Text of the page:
Author: Tracie Peterson & Kimberley Woodhouse
Series: Heart of Alaska #2
Publisher: Bethany House
Release Date: January 29, 2018
Rating: 5 Stars
Reviewer: Jessica Higgins
Another great historical romance set along the Alaskan frontier at the Curry Hotel!
Katherine Demarchis has recently been windowed (and released) from her abusive husband, who was also a US senator. Now a shell of her former self, her grandmother Maria Harrison is bound and determined to get her to find her happiness again. The last time that she was actually happy was with a young man that she truly loved when she lived in France. Her grandmother suggest a summer spent in Alaska with a sightseeing trip along the way. Knowing that she will be constantly badgered by her grandmother if she doesn’t agree, she relents and hopes that just maybe she will be released from the blackness along the way.
Jean-Michel lives with the torments of war in Syria from the Druze revolt. He returned home in France to his sister Colette and their father, but their father took ill rather quickly and passed away. With his share of the business bought out, Jean-Michel and Collette do not have to worry for money and father wrote them letters before he died suggesting that they take a trip after he is gone. Shortly thereafter, Jean-Michel receives a letter from Maria Harrison telling him part of the horrors of his lost love Katherine and sends tickets to join them in Alaska this summer. Might this be what Jean-Michel needs to let go of the past?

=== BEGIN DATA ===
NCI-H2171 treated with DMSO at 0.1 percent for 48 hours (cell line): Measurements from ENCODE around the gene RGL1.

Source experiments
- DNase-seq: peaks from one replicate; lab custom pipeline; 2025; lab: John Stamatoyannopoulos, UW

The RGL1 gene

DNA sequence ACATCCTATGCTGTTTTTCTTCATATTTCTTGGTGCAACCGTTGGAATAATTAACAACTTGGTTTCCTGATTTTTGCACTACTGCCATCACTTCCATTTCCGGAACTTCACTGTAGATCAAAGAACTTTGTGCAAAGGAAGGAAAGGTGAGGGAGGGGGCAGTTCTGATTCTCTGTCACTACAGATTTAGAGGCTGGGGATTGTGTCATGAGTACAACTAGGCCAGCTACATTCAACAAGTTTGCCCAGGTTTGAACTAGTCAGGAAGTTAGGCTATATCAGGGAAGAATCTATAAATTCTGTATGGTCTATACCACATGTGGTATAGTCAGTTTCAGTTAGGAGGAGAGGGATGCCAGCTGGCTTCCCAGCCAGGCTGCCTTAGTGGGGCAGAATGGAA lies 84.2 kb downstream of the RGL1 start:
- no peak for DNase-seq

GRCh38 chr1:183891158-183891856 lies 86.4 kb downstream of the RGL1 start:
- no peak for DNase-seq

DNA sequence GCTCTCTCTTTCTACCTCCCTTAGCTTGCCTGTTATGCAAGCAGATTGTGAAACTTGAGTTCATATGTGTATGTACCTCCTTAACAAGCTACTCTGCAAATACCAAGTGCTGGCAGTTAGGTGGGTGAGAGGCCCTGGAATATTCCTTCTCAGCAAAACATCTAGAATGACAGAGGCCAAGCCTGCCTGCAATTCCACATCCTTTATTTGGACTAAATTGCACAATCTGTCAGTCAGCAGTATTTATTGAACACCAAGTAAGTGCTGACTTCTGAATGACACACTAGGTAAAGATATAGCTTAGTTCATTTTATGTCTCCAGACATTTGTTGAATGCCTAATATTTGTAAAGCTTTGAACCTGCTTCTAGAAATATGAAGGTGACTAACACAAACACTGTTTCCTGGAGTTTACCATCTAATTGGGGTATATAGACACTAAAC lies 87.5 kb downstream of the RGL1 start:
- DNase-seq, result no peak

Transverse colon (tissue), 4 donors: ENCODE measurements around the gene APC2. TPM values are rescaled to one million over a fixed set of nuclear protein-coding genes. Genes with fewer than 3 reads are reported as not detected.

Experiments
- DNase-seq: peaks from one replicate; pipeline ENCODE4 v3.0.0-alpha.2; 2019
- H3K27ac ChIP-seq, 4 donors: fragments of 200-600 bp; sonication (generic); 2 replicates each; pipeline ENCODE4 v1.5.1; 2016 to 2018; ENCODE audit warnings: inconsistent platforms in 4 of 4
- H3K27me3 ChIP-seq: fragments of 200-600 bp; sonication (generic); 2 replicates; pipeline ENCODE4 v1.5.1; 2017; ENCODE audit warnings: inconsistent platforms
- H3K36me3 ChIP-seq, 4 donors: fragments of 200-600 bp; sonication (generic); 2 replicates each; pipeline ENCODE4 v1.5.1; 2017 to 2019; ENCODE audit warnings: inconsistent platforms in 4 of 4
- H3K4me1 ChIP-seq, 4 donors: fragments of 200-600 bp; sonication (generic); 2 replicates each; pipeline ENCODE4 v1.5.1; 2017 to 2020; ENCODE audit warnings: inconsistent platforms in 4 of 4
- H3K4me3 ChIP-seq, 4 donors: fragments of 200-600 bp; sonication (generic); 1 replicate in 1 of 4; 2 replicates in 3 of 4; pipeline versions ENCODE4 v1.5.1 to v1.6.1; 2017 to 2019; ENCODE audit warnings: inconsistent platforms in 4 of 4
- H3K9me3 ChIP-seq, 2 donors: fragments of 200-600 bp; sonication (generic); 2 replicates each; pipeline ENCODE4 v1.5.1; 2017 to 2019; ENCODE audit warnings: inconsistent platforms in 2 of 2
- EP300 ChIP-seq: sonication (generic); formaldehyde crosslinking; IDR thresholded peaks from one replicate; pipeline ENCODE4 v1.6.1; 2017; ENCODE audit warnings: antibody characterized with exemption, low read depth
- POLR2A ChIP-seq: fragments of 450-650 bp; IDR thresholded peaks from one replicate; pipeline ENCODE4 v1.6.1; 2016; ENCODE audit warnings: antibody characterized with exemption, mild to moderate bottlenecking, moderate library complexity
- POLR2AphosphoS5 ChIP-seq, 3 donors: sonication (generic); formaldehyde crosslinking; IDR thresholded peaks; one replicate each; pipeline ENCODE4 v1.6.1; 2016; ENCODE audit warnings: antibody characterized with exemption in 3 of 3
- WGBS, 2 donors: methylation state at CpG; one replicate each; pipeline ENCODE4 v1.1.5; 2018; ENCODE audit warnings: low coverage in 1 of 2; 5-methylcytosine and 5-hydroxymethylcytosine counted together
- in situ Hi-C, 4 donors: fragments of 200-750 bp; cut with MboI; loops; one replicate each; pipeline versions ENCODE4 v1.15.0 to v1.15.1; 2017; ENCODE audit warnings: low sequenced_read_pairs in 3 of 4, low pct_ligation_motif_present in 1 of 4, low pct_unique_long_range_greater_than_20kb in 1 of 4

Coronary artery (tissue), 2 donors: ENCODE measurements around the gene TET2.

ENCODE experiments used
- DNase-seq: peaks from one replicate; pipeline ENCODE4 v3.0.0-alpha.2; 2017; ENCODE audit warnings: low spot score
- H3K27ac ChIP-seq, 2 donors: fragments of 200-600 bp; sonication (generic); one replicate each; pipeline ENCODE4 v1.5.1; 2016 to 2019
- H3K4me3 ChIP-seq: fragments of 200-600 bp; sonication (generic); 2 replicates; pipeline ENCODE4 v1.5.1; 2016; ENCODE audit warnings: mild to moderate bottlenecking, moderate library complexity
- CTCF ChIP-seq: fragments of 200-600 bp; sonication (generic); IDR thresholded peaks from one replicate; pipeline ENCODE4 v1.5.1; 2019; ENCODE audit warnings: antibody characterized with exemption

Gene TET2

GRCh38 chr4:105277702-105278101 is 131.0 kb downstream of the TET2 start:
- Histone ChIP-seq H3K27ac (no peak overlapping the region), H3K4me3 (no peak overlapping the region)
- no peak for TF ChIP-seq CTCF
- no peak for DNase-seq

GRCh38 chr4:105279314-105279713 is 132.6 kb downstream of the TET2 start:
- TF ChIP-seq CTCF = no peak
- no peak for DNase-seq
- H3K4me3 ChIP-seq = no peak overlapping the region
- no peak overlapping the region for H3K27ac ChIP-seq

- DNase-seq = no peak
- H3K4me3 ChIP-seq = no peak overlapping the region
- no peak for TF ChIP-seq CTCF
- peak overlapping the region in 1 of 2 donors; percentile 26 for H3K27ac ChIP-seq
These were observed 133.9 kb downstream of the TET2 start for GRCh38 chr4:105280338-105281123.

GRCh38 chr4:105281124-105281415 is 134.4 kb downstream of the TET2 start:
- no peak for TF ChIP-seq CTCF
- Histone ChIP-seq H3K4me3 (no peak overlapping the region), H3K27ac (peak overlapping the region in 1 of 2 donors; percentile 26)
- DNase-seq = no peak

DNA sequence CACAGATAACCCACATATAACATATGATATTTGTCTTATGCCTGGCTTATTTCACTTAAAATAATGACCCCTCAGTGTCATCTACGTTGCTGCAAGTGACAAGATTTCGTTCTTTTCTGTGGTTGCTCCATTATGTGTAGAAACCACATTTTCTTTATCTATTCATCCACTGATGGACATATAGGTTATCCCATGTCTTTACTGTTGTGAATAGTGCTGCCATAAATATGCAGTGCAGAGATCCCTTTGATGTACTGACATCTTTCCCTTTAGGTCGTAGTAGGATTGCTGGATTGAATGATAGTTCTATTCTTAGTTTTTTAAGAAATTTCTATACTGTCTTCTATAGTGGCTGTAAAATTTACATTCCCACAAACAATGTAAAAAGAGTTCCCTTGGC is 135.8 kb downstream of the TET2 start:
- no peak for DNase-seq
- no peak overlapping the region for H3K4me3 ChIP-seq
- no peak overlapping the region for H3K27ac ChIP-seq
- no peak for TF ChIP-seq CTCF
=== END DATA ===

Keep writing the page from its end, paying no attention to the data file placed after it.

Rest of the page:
Traveling back to Curry again was an absolute treat, especially getting to see so many of the central characters from the first book. The storyline intertwined between that of Jean-Michel and Katherine, Colette, and Allan and Cassidy. As with the first book, the main characters do not have a central relationship with God which would allow them to release the baggage that they carry throughout much of the book. As they progress, they find they cannot do this alone. The suspense is also kicked up a notch when the influenza virus hits the curry hotel and some of the characters take ill, possibly never to be heard from again.
The book is filled with history, suspense, humor, and a resounding theme of forgiveness. I recommend this book to all ages that love a great story about the history of Alaska.
I received a complimentary copy of this book from the publisher. The views and opinions expressed within are my own.